9 Bilateral contracts and grants with industry
Participants: E. Faou.
9.1 Bilateral contracts with industry

Contract with the Cailabs compagny.
A long standing collaboration has emerged between MINGuS and the company CAILABS whose main aim is the conception and construction of optical fibers. Most of the main objectives of this collaboration are strictly confidential. However they have strong common point with the scientific goals of the MINGuS project, for instance the development of efficient numerical methods for quantum simulation and many aspects of mathematical and physical analysis of quantum systems. The impact of this collaboration are very important both from the transfer of technology point of view and from the interaction with a very active startup providing very practical problems that are often very close to hot academic topics. We believe that this interaction will last long and continue to feed the scientific activity of the whole project with problem directly coming from the industrial and economical world.
 Master 2 seminar of Yoann Le Hénaff with Cailabs. Coadvised by E. Faou and members of Cailabs. Yoann is now doing a Master 2 internship with Cailabs with a cofunding PEPS AMIES.

Agence Lebesgue.
Since 2019 E. Faou is head of the Agence Lebesgue pour les mathématiques whose role is precisely to increase the role of mathematics in the socioeconomic world by facilitating contact between mathematicians and companies or institute working in distant sector of activity.
This is done by organizing events oriented to industrial companies and socioeconomic partners (like the Journée d'innovation mathématiques which was originally scheduled in 2019 but delayed due to the sanitary situation) or by organizing some Semaine mathématiques et entreprises (SEME) for student who work during one week on problems brought by some industrial companies. These SEME are essentially funded by AMIES and the next one will be in 2022, after many adjournements due to the sanitary condition.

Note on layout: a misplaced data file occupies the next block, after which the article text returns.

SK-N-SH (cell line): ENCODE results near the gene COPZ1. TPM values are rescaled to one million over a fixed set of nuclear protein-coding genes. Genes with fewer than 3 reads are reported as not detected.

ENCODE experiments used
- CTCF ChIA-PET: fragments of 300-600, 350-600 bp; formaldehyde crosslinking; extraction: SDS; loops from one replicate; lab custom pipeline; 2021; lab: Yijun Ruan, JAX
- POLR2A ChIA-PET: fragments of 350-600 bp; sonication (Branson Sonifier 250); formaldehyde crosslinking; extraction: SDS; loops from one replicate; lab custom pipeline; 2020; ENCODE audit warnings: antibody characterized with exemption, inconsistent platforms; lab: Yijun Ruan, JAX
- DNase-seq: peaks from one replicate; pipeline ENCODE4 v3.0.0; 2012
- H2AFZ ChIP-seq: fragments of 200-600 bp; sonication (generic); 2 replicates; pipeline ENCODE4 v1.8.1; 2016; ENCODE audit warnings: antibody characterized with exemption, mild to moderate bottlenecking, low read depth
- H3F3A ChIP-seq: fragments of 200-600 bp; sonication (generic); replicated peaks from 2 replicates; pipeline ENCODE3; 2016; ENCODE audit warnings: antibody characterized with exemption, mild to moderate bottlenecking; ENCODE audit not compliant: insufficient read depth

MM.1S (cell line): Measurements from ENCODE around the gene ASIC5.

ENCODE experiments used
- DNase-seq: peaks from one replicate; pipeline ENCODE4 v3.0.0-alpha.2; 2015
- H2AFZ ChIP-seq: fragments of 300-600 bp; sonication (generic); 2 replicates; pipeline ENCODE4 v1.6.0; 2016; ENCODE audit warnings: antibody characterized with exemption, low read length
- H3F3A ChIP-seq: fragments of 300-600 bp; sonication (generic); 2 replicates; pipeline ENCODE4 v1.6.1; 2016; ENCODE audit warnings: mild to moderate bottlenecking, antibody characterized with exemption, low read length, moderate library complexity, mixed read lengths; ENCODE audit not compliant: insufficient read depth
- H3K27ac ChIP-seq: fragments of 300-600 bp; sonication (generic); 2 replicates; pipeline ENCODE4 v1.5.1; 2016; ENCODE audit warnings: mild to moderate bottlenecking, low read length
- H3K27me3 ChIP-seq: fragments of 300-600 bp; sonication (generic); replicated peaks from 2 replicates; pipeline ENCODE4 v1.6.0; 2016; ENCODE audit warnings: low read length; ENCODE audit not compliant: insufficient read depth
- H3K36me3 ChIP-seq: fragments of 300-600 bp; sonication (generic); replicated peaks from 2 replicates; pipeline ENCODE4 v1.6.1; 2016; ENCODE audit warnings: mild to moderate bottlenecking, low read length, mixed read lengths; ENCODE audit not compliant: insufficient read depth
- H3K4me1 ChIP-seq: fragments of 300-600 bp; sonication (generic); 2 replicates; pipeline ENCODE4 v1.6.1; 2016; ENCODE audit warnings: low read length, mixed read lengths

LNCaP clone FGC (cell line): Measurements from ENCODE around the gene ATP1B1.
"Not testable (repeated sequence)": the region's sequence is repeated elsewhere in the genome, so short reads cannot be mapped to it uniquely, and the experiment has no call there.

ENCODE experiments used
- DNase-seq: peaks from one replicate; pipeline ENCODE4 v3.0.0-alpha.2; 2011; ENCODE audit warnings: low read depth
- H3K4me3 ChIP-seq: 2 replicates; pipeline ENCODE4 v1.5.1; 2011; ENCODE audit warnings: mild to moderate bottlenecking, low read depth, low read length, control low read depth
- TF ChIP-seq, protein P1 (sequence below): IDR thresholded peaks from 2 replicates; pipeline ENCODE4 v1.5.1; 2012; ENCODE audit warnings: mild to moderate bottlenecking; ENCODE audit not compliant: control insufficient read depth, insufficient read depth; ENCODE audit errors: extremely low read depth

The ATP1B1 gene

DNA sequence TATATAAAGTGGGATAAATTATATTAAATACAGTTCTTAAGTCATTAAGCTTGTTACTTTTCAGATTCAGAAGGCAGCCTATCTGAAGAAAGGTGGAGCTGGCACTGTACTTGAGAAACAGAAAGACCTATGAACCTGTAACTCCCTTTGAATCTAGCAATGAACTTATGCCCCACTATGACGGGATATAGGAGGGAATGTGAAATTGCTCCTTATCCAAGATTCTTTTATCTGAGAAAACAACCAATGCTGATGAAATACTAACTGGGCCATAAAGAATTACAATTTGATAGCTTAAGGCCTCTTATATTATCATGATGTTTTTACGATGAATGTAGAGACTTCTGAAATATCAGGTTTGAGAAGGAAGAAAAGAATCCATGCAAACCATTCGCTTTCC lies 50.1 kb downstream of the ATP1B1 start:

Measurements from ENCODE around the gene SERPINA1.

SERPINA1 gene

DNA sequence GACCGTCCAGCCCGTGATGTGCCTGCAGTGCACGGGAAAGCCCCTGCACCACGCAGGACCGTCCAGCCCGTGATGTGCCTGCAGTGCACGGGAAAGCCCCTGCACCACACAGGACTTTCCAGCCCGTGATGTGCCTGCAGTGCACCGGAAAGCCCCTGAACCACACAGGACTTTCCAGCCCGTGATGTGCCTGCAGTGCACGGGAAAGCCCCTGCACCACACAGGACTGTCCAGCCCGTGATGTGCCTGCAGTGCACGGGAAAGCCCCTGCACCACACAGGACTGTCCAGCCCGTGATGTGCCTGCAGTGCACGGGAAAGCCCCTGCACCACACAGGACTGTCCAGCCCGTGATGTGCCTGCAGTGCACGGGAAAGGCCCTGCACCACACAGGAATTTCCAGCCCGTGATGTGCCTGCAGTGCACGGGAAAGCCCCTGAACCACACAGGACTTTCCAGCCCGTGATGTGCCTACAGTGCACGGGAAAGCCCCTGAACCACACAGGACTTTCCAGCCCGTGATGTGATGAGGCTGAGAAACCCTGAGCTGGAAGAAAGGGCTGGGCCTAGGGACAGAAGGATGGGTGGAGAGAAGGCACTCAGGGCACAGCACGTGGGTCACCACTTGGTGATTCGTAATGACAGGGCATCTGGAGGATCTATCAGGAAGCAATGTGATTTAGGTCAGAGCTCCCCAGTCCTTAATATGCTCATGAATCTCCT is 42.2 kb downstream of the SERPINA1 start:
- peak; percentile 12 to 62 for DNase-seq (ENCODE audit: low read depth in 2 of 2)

A last and important activity of the Agence Lebesgue is formation where mathematicians go to industries, companies of the private sector or other institutes to organize some crash course in some hot topics in mathematics, or on demand depending on the requirement of the partners.
In this direction the Agence Lebesgue collaborated in 2020 with Stratinnov, a company of specialists in innovation, in order to increase the global impact of mathematics in the socioeconomic local environment. This collaboration was very successful and is expected to continue with further development of a real mathematical offer in the perimeter of the Agence Lebesgue which covers mainly the Rennes and Nantes areas.
10 Partnerships and cooperations
Participants: A. Crestetto, A. Debussche, N. Crouseilles, E. Faou, P. Navaro.
10.1 International initiatives
10.1.1 Inria associate team not involved in an IIL or an international program

20182022: associated team ANTIPODE with university of WisconsinMadison (US), headed by P. Chartier (20182021) and N. Crouseilles (20212022). 15000 euro per year.
The project focuses on the development of multiscale numerical schemes for PDEs with uncertain data. The project is in partnership with university of WisconsinMadison and with Shanghai Jiao Tong University. Since the leader left Inria and due to the pandemia, this future of this project is a bit uncertain.
10.1.2 Participation in other International Programs
Simons project on wave turbulence
 Wave turbulence
 New York University, Princeton, ENS Lyon, ENS Paris
 20192023
 This project is a first attempt for a systematic coordinated study of Wave Turbulence Theory in a largescale project, bringing together stateoftheart skills in the areas of mathematics and physics, with theoretical, experimental, and numerical expertise.
10.2 National initiatives

20192021: AdT (Aide au développement technologique) JPlaff, headed by N. Crouseilles. 2 years engineer.
The goal was the development of libraries written in Julia on highly oscillatory ODEs and nonlinear transport equations, in partnership with the Fluminance group (Inria Rennes). Y. Mocquard has been hired and actively worked during 2 years to implement in Julia some numerical methods developed in the team.